41 LLANDINABO (D.c.).
(O.S. 6 in. XLV, S.E.)
Llandinabo is a small parish, 6 m. N.W. of Ross.
The church is the principal monument.
(1). Parish Church of St. Dinebo stands in the
middle of the parish. The walls are of local sandstone
with ashlar dressings of the same material; the roofs
are tiled. The font and a coffin-lid against the outer
wall of the vestry are of the 13th century, but modern
restorations have entirely destroyed all evidence of
the date of the structure itself. In 1881 the outer
walls were entirely recased, the inner walls plastered,
the W. wall was entirely re-built as were also all the old
windows, the old W. gallery was removed and the
roofs were repaired and retiled. At the same time
the North Vestry, the North Aisle, and the South Porch
were added; the West Bell Turret is also modern.
Among the fittings the early renaissance screen is
The Church, Plan
Architectural Description—The Chancel (16¼ ft. by
11 ft.) retains no old features, but has in the N. wall
a blocked round-headed arch, probably mediæval, but
with the dressings now covered with plaster.
The Nave (28 ft. by 14¼ ft.) has no ancient features.
The Roof of the chancel is of braced collar-beam
type of mediæval date. The roof of the nave has
curved braces to the rafters and is also probably of
mediæval date; it has been repaired and has modern
Fittings—Bell: inaccessible. Brass and Indent:
Brass: in chancel—on N. wall, to Thomas Tompkins,
1629, with figure of boy, clothed and wearing collar
and tau-cross pendant, half submerged in circular pool
of water, with, below, Latin inscription recording his
death by drowning. Indent: in churchyard, S.W. of
porch, stone slab partly hidden by turf with indent
for small rectangular brass. Coffin-lid: in churchyard
—against E. wall of vestry, half buried in ground,
with chamfered edge and upper part of cross showing,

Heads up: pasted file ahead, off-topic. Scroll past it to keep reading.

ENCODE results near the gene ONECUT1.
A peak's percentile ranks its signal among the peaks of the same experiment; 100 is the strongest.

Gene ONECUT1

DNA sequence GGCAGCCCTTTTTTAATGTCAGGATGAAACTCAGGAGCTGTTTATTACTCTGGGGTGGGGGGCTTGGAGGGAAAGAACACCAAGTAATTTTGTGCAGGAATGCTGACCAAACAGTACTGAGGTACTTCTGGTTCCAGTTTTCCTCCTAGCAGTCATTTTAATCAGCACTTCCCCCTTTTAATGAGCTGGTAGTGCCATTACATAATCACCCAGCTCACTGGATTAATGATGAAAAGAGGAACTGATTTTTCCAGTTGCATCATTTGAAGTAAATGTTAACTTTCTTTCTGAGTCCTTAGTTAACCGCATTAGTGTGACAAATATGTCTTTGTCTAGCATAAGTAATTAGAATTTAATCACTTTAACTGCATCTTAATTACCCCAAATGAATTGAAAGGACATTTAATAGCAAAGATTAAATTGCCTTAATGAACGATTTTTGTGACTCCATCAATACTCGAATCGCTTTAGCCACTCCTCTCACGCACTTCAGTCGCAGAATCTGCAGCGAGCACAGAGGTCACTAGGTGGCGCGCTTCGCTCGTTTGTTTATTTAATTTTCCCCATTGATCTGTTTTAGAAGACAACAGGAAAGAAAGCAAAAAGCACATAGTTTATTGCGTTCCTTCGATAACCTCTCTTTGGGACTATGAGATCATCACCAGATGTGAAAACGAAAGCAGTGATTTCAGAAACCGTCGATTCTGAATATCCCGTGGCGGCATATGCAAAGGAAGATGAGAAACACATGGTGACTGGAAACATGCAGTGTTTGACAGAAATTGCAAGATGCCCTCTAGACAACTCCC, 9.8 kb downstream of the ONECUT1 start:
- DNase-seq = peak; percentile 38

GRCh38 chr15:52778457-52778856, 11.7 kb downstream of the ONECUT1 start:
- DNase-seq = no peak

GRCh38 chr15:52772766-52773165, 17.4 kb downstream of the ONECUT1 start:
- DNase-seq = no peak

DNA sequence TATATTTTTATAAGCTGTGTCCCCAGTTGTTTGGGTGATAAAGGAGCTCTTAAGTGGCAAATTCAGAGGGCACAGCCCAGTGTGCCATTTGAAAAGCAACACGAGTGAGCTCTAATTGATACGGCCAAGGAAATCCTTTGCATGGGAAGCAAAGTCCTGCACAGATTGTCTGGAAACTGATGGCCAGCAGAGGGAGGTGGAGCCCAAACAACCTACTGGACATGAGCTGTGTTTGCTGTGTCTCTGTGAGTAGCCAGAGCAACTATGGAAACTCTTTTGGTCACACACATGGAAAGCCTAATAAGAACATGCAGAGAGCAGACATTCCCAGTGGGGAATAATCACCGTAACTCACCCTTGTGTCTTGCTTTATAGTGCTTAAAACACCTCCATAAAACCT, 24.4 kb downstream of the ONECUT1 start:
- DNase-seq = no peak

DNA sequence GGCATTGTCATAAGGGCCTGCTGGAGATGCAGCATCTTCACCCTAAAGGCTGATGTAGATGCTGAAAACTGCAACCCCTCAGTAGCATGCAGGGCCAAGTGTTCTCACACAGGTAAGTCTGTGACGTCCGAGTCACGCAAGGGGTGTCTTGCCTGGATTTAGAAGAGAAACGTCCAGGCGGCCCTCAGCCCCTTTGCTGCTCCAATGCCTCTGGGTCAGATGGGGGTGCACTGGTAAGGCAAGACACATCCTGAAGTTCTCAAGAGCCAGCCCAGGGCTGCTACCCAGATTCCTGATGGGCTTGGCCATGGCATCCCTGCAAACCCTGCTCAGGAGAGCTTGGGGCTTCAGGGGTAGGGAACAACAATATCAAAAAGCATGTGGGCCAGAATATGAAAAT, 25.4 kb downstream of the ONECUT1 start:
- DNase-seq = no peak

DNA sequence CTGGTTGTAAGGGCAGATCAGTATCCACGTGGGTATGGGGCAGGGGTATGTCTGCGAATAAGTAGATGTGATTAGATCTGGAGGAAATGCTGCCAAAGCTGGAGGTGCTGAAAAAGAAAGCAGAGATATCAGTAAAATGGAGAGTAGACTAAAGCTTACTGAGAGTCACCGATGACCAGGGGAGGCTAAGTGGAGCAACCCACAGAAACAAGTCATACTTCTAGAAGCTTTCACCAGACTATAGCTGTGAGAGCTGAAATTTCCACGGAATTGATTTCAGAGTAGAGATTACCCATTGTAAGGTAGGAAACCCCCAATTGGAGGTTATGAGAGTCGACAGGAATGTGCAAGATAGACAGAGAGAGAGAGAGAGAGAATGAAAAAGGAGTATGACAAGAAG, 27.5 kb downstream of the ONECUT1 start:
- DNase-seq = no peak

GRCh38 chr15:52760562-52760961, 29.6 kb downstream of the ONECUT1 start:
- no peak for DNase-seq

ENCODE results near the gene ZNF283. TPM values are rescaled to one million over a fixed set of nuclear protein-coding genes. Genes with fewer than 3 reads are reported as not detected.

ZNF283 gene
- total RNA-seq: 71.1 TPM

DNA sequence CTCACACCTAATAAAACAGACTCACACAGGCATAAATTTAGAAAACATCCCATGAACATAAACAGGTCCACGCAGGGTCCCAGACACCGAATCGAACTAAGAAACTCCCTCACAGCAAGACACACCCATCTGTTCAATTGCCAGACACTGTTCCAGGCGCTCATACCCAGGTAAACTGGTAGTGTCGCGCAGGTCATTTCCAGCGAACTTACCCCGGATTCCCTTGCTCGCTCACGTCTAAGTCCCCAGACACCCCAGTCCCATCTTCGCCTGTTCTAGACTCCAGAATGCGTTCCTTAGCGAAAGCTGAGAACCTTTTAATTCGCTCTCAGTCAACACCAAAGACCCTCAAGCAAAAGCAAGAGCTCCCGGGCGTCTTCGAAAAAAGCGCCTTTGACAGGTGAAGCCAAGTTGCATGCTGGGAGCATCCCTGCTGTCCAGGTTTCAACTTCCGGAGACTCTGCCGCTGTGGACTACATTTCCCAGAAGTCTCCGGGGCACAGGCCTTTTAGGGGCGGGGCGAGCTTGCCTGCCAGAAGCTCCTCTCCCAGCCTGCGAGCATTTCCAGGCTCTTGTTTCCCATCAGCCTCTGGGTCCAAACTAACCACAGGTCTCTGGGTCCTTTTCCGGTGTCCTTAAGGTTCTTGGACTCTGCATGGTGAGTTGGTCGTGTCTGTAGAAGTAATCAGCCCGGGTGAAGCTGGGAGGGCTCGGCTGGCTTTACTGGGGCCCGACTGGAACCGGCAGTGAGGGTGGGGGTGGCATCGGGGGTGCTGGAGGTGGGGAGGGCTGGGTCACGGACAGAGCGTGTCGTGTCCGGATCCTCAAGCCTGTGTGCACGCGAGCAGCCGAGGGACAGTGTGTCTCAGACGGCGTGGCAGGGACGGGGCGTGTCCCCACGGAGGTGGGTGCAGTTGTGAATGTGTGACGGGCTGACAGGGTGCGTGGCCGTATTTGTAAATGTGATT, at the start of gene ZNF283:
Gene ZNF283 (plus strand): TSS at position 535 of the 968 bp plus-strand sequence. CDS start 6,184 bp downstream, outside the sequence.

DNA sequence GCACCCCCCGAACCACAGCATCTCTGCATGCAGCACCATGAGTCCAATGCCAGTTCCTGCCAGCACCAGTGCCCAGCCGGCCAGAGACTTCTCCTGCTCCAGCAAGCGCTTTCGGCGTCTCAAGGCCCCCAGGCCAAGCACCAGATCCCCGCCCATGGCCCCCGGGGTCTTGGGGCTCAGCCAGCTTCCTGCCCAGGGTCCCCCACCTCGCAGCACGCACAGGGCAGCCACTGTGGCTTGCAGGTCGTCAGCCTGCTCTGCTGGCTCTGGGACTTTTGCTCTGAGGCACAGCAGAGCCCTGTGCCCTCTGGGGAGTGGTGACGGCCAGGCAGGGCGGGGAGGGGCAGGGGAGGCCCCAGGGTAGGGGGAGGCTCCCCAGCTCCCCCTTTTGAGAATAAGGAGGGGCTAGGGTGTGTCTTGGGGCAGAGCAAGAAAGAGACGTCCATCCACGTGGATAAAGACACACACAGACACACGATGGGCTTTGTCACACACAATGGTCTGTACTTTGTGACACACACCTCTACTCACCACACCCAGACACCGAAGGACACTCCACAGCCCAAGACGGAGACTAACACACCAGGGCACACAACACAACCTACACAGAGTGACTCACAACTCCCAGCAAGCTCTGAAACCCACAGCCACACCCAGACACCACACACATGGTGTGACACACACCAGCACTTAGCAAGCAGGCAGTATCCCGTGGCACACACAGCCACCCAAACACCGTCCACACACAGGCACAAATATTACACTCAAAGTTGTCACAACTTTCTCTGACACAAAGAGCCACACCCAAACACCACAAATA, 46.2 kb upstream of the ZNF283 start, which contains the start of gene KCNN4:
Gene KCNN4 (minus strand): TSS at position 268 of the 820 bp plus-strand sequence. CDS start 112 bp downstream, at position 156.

with geometrical head of circle and intersecting
segments in low relief, 13th-century. Font: octagonal
bowl with curved underside, rounded moulding above
stem and modern chamfered top, plain circular stem,
13th-century, on modern base and step. Monuments:
in churchyard—S. of porch, (1) to Hannah (?) Kinersley,
1712, stone slab with decorations at corners; S.E. of
the chancel; (2) to John Rogers, 1704, and Elizabeth
his wife, 1705, stone slab with moulded edge; (3) to
John, second son of John Rogers, 1699–1700, similar
to (2) with Latin inscription; (4) to Edward, son of
John Rogers, 1705, stone slab with moulded edge.
Plate: includes a cup of late 17th-century character,
but without date-letter and with inscription recording
gift to the parish in 1728. Pulpit: of modern construction but incorporating moulded framing and
carved panelling with pilasters and round arch 'motif'
enriched with guilloche pattern, lower panels with
arabesque ornament, early to mid 17th-century. Recess:
in chancel—in N. wall, with round head, old but now
covered with plaster. Screen: (Plate 171) between the
chancel and nave, of early renaissance character with
four panels on the N. side and five panels on S. side of
lower part of central opening, each pierced with trefoil-headed slits and set in moulded framing; upper part
divided on either side of central opening into three
bays by richly carved shafts; each side bay with semi-circular trefoiled arch with cusped spandrels in square
head, and cusps of trefoils extended in conventional
clusters of grapes and scroll-like foliage; in square
head of central opening, band of pierced foliated
scroll-work with carved head in circle, in middle
supported by two mermaids; elaborately carved and
moulded cornice with inverted brattishing to lower
part, bands of carved rope 'motif' above surmounted
by carved frieze of dolphins, angels, grotesque faces
and a mermaid; c. 1520–30, and incorporating some
modern work in lower panels.
Condition—Good, much restored.
(2). Llandinabo Farm, house and barn, a few yards
N.W. of the church. The House has been re-built,
but incorporates a late 17th-century staircase with
moulded and turned balusters and moulded handrail;
at the ground-floor level is a "dog-gate" which appears
to have been made up from early 17th-century communion railing.
The Barn incorporates two 17th-century doors,
studded with flat-headed nails and having heavy